Robert Capa: Images of War
01 Mar 2006–13 Apr 2006
“I am a war photographer who dreams of being unemployed,” said Hungarian-born Robert Capa, legendary photographer, pacifist, and humanist.
The exhibition was presented in collaboration with the Paris-based Magnum Photos agency, which Capa founded with Henri Cartier-Bresson and several others in 1947. The agency offered global coverage by that era’s most talented photographers.
Capa spent 20 years of his life constantly on the road, visiting war-torn and conflict-ridden areas of the world. In 1954, aged only 42, Capa was killed when he stepped on a landmine while on assignment in North Vietnam.
After Capa’s death, the agency has continued his efforts, seeking to cover both large- and small-scale conflicts and wars.
The exhibition features photos taken by Capa during the Spanish Civil War, in London and Paris during World War II, and during the D-Day landing on Omaha Beach in Normandy. A selection of photos from the former Soviet Union, China and Israel will also be on display, as will Capa’s last photos from Vietnam, where he died on 24 May 1954.
The texts for the exhibition was written by renowned Capa biographer Richard Whelan. Whelan and Norwegian author and media professor Hans Fredrik Dahl.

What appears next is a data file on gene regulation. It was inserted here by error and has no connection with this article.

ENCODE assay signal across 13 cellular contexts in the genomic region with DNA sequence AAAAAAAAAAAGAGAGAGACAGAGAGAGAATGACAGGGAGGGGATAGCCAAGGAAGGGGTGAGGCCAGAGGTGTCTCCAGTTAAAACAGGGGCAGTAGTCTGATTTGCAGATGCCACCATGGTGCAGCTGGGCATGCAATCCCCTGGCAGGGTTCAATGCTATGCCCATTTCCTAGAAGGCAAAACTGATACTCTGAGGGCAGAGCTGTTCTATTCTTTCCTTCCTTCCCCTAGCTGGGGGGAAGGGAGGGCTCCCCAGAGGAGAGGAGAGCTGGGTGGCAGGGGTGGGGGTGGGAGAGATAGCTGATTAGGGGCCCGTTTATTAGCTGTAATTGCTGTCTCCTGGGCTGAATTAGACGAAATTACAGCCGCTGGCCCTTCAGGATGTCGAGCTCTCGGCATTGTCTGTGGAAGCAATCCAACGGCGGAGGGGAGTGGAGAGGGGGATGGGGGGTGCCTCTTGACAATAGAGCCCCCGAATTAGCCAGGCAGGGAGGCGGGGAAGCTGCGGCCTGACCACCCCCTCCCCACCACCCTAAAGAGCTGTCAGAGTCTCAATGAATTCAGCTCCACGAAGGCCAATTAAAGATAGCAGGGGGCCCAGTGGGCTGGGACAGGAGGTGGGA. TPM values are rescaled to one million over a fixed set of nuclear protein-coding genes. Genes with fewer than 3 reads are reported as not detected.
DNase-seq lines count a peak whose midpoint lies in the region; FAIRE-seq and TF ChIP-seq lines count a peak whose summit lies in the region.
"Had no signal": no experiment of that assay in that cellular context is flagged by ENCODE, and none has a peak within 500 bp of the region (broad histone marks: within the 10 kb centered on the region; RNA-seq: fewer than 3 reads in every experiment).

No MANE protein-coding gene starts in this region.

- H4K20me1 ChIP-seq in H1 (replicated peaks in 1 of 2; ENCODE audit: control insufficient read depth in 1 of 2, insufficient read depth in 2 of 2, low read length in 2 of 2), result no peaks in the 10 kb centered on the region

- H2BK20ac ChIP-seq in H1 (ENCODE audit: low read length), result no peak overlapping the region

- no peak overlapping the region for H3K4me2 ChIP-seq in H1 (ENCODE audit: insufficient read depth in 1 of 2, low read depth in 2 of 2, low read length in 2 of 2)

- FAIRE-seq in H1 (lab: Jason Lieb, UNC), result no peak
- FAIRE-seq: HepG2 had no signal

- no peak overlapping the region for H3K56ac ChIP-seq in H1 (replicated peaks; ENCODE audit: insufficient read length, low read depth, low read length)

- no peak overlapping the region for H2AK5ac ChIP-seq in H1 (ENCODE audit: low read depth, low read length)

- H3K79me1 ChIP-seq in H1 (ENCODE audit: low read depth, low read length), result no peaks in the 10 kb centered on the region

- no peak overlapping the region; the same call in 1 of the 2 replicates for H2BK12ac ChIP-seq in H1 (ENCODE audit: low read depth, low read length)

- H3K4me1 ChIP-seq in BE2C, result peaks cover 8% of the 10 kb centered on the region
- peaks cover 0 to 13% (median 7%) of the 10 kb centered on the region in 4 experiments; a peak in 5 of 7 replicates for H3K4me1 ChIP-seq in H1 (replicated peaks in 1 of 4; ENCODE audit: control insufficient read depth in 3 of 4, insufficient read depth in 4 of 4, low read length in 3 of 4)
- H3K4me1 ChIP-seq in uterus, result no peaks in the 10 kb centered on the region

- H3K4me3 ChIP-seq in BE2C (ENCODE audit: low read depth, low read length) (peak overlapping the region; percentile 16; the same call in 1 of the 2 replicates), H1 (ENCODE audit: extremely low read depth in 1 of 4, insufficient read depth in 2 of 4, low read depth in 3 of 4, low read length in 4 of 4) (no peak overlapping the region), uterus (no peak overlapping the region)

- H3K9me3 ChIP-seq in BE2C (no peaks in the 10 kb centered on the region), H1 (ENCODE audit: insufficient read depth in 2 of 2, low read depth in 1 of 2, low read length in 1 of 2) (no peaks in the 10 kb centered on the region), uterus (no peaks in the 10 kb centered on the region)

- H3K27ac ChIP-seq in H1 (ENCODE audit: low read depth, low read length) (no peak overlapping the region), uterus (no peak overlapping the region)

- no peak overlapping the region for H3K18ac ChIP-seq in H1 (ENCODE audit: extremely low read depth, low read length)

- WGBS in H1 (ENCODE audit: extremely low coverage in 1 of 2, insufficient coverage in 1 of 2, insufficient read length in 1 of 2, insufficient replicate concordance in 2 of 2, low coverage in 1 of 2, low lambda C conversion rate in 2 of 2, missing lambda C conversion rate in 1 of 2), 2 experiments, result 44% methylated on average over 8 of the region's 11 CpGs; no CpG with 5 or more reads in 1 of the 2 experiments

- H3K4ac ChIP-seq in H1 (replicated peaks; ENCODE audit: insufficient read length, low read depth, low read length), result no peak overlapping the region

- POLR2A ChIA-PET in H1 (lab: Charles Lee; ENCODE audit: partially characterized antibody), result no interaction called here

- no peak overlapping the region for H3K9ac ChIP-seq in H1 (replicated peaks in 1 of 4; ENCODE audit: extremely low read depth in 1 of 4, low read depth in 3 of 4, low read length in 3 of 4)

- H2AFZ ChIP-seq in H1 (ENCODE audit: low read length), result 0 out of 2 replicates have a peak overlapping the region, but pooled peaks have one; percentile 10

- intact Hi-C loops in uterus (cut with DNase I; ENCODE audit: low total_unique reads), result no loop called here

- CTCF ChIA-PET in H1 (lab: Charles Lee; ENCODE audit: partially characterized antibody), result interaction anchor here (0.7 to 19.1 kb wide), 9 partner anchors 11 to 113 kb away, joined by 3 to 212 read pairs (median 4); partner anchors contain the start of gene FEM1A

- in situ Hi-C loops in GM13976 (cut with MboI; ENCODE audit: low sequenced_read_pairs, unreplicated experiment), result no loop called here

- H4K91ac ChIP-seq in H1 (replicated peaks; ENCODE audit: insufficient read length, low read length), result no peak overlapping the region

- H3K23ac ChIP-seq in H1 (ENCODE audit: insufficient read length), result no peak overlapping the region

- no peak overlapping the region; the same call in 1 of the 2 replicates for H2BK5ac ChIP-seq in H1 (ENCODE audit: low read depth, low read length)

Books on Capa by these and other authors are available at the Peace Center gift shop, along with other books on war journalism.
The film “Robert Capa: In Love and War” (Director: Anne Makepeace, USA. Duration: 83 min.) will be shown in conjunction with the exhibit. Makepeace’s beautiful film contains interviews with Capa’s friends and features many of Capa’s own images.
Robert Capa has inspired filmmakers, photographers and writers around the globe. Film director Steven Spielberg (USA) opened his film ”Saving Private Ryan” with images replicating Capa’s D-Day photos scene by scene.
In the words of Capa’s friend, Nobel Laureate in Literature John Steinbeck: “He [Capa] could photograph thought … and capture worlds.”